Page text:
ST BARNABAS, PIMLICO July 1928 [before the Holy House was built] This is not an article on pilgrimages in general, but an attempt to describe one pilgrimage in particular - the one conducted by Fr Eves to the shrine of Our Lady of Walsingham on July 10th. But in this case this should catch the eye of someone to whom the word "pilgrimage" means a bare-footed friar seeking the Holy Sepulchre in Palestine, or else that more boisterous affair, immortalized by Chaucer, when worldly ecclesiastics went on horseback to Canterbury, it may be as well first to "define our terms." To go a-travelling is as old as Abraham and as young as the latest American globe-trotter; and there are no dates in the history of the Catholic Faith, save one, Anno Domini. It is therefore quite immaterial to the modern pilgrim as to what precise year or century or age the Blessed Virgin appeared in a vision to the lady Richeldis at Walsingham, commanding her to build a shrine in Her honour. The essential point is that here is a place, hallowed by the presence of Our Lord and His Blessed Mother, for years the object of the devotion and prayers of the Faithful; and it is beyond any shadow of doubt a holy place. What more natural than that the Faithful, in the year of grace 1928, should resort there to pay honour to Our Lady, to witness for the Faith and to ask Her prayers? It is not therefore a medieval pageant, but a pilgrimage with an intention. This was explained to us by Fr. Eves on the first evening that we arrived there. Our intention was to be (1) a deeper personal consecration to Our Lord and His Blessed Mother, (2) the conversion of souls in our own parishes and elsewhere. A copy of the original statue of Our Lady is now in a chapel in the parish church. On an altar in the same chapel the Blessed Sacrament is reserved. Here was the centre of our devotions. There are places where intercession comes more easily and more spontaneously than others and all that seems necessary is an act of will to join in the unseen force of prayer that is going on all around. This is such a place. The original shrine (destroyed by Henry VIII, himself a devout pilgrim in his earlier days) was of course in the Priory, now a ruin and in private hands. We went there on Wednesday afternoon, to the holy wells, where each pilgrim received a blessing. Here, too, while all knelt in prayer, the sick were "anointed" with holy water and received the laying on of hands. In the evening there were Vespers of Our Lady, a great procession in Her honour round the outside of the church, and Benediction. (Not the least attractive feature about Walsingham is that the Faith has got back into the hearts of the people; the servers, for instance, are all Norfolk men and boys). I have omitted to mention a visit to the Slipper Chapel in the morning. This is the place where pilgrims in the old days stopped and removed their shoes and so walked barefoot into Walsingham; but on the whole the place is of historical interest rather than of present piety. No, a pilgrimage to Walsingham is not a medieval pageant, nor is it just a pleasant outing (it is that, certainly, and the Vicar, the Sisters and the people give you a real welcome); but like the monstrance in Enid Dinnis’ book, the clock without hands, it tells not time but Eternity. top of page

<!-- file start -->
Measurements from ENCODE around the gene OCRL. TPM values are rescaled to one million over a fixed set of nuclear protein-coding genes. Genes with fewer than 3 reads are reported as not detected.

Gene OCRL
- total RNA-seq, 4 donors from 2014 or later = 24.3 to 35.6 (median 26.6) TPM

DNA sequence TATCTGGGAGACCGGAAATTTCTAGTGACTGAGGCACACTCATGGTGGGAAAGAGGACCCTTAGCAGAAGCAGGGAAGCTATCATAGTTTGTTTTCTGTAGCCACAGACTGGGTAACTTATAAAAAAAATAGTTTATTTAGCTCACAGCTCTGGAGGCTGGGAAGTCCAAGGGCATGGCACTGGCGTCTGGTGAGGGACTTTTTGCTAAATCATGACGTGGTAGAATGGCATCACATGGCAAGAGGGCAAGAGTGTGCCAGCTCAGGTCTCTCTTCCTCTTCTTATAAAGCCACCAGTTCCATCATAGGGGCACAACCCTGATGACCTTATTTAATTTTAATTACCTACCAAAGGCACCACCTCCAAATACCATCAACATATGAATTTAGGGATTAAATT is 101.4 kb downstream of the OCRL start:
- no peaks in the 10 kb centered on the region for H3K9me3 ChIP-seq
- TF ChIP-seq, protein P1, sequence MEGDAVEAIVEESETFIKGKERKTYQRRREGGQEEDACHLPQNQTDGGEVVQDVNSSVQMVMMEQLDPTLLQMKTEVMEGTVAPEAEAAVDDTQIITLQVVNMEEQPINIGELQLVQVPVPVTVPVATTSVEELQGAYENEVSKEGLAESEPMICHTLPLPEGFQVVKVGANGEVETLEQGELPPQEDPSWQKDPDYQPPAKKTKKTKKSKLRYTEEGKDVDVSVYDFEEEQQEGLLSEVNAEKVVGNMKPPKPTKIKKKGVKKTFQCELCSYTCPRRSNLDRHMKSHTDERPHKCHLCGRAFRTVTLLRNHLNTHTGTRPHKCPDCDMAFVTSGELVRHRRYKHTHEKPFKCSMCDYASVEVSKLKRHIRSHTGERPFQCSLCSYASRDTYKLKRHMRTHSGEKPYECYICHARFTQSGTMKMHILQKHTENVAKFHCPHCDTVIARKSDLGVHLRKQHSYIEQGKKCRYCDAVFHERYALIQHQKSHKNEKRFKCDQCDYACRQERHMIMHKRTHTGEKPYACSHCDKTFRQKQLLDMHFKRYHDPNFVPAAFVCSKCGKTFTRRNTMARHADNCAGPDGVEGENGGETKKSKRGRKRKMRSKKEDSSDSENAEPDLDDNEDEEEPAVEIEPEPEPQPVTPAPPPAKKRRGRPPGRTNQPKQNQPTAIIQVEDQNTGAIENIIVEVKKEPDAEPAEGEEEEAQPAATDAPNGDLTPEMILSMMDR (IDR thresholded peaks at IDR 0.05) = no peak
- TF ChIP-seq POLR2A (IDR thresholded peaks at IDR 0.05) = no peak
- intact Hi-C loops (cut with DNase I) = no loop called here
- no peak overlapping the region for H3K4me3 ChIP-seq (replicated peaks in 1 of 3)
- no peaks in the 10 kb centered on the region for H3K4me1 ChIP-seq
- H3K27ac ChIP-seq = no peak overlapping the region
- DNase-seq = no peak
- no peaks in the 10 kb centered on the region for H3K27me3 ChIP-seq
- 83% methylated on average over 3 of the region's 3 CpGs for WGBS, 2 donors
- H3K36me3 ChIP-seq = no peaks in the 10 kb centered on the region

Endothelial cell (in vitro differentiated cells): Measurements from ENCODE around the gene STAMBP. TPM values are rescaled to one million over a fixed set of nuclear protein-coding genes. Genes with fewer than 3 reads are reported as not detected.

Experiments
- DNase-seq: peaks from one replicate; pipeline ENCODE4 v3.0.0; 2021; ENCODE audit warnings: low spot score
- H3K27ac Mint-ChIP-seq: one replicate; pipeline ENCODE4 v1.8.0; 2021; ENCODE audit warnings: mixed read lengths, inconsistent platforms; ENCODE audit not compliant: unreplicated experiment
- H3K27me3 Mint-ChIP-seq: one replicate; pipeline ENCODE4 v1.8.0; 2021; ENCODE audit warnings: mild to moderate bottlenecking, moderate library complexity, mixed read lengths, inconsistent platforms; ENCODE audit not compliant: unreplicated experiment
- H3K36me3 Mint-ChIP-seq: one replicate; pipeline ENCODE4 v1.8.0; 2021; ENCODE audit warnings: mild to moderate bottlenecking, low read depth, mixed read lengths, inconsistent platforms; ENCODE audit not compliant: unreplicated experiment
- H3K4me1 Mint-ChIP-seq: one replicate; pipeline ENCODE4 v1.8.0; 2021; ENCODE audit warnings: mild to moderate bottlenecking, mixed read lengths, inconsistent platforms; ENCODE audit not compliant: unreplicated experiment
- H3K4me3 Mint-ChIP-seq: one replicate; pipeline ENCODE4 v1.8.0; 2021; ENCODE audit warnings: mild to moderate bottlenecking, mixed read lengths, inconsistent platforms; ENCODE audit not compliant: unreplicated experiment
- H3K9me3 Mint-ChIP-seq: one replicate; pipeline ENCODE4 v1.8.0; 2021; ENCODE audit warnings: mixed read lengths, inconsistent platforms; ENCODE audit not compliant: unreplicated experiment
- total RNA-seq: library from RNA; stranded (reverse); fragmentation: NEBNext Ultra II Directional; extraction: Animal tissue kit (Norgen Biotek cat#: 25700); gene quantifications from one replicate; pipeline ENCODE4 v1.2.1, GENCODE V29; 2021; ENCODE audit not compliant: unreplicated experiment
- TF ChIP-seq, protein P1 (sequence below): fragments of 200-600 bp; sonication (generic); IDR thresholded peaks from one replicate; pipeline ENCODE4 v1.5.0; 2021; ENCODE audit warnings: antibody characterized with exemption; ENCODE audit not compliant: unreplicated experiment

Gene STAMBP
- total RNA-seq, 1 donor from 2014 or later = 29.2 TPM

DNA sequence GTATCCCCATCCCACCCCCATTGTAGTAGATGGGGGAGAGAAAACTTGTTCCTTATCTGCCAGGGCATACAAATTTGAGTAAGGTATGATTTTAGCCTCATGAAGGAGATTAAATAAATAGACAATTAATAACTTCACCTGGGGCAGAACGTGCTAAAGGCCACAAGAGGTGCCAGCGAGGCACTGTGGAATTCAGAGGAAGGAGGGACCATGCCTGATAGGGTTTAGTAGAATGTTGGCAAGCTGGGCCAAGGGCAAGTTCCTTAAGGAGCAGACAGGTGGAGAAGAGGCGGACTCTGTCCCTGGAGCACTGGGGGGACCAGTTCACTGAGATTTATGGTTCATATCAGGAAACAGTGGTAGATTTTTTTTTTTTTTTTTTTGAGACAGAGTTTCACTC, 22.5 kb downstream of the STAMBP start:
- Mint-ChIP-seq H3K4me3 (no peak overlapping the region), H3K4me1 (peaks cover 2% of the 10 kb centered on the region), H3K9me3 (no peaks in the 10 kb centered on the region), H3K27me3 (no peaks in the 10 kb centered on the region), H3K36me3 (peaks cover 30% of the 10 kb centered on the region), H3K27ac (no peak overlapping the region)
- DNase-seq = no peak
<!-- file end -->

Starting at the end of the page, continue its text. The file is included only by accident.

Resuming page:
NORWICH ANGLO-CATHOLIC CONGRESS 1928 [before the Holy House was built] The Pilgrimage to Walsingham from The Norwich Mercury reproduced in Our Lady's Mirror, Autumn 1928 Last week the English Catholics assembled in Norwich concluded their Congress by a visit to the Shrine of Our Lady of Walsingham. This was the first official Norwich pilgrimage since the 16th Century. After the High Mass of thanksgiving for the Congress, sung in St. Laurence’s Church at Norwich – the members who were taking part in the visit to Walsingham preceded by the bannerette which they were taking to the Shrine – left the Church and embarked in the char-a-bancs and other cars waiting to carry them over the twenty-seven miles’ journey. Arrived at the Pilgrimage Church of Our Lady, they were met by the parish Priest and servers and, following in procession, proceeded to the Shrine in the Lady Chapel. Here the conductor of the Pilgrimage (the Rev. Father Raybould), acting on behalf of the Norwich A.C.C. Committee, presented the bannerette to be “Kept as a perpetual memorial of our visit to the Shrine of Our Lady”, after which prayers were said. About two hundred pilgrims had assembled and lunch was taken, some at the Pilgrims’ Refectory at the Hospice, others in the Parish Hall or the shops of the town. Priests sat for confessions after lunch – and at 2.30 all collected in the Church and made the Stations of the Cross; at the conclusion of which, walking two by two, and singing first the Litany and afterwards the hymn, “Faith of our Fathers”, they passed through the village to the Abbey Gate. Through the kindness of Lady Gurney the grounds were open free to this Norfolk Pilgrimage (the gardens are only open to visitors on Wednesday as a general rule). Here they visited the sites of the “Holy House”, or ancient Shrine of Walsingham, and the High Altar of the Priory Church, where suitable prayers were said, after which gathering round the Holy Wells the pilgrims were blessed by the Rt. Rev. Bishop O’Rorke (Blakeney), and to the accompaniment of special ejaculatory petitions, everyone drank of the water of the Wells. After tea the pilgrims once again gathered in the fast darkening Church and assisted at Pontifical Vespers sung by Bishop O’Rorke at the fauld-stool. A sermon was preached by Father Raybould, at the conclusion of which a procession was formed, and passing out into the dark night, singing the Pilgrims’ Hymn, the Church and churchyard was encircled by a ring of light as each pilgrim proceeded bearing his candle. The service was concluded by hymns and devotions to the Most Holy Sacrament; and so the final act of the Congress was made in the ancient traditional way of praising God for His condescension in being made Man – seeking the prayers of the Mother of Our Lord – and adoring that same Lord truly present in our midst. Many fail to understand the purpose of such a Sanctuary as that of Walsingham, but if it stands for anything at all – it is as a witness to the great fundamental truths of Christianity that, “the Word was God . . . . . and the Word was made flesh”, and that the Word “was incarnate by the Holy Ghost of the Virgin Mary”. However much the original purpose of the existence of the Walsingham Shrine may or may not have been lost sight of during the latter middle ages – the fact remains, namely, that it is a Holy Place approved by God and honoured by His servants out of devotion to the mystery of the Incarnation of Our Lord and the Virgin Birth, two fundamental truths of Christianity which are so constantly attacked by unbelievers in these days. top of page LEAGUE OF OUR LADY/SOCIETY OF MARY FROM BIRMINGHAM from 1932 [by David Stokes] The Birmingham Pilgrimages of the League of Our Lady (The Society of Mary from 1931) were among the first to visit the Shrine. There have been unbroken pilgrimages since 1932 (except for the war years). Eight members had visited Walsingham in 1931. In 1932 the first members were admitted to the Society of Our Lady of Walsingham. Fr Patten came to promote the pilgrimage on a visit to Birmingham in 1935. The earliest record of costs are in 1939 when the weekend cost 24 shillings [£1.20 today] all-inclusive!! In 1940 the cost increased by one shilling [5p]; in 1945 the cost at Walsingham was 8/6 a day [42.5p]. The travelling time was six hours. We have a note on the programme that it was obligatory for ladies to wear blue veils. In 1947 our pilgrims stayed at the Sanctuary School (six to a room). Your own sheets and pillowcases had to be taken "due to coupon difficulties". In 1947 the intentions were Thanksgiving for Victory [after the war], and for the Ten Year Movement. The cost for this postwar weekend pilgrimage was £2/3 shillings [£2.15 today]. It would appear that the weekend programme has changed very little since then. On 3 July 1947 the first Shrine of OLW was officially set up in St Saviour's Church, Birmingham. In 1960 a film of the Shrine was made by Fr Wills of Leigh-on-Sea and shown at St Saviour's. A special pilgrimage was organised for the Silver Jubilee [of the opening of the Holy House] on 13-14 October 1956. top of page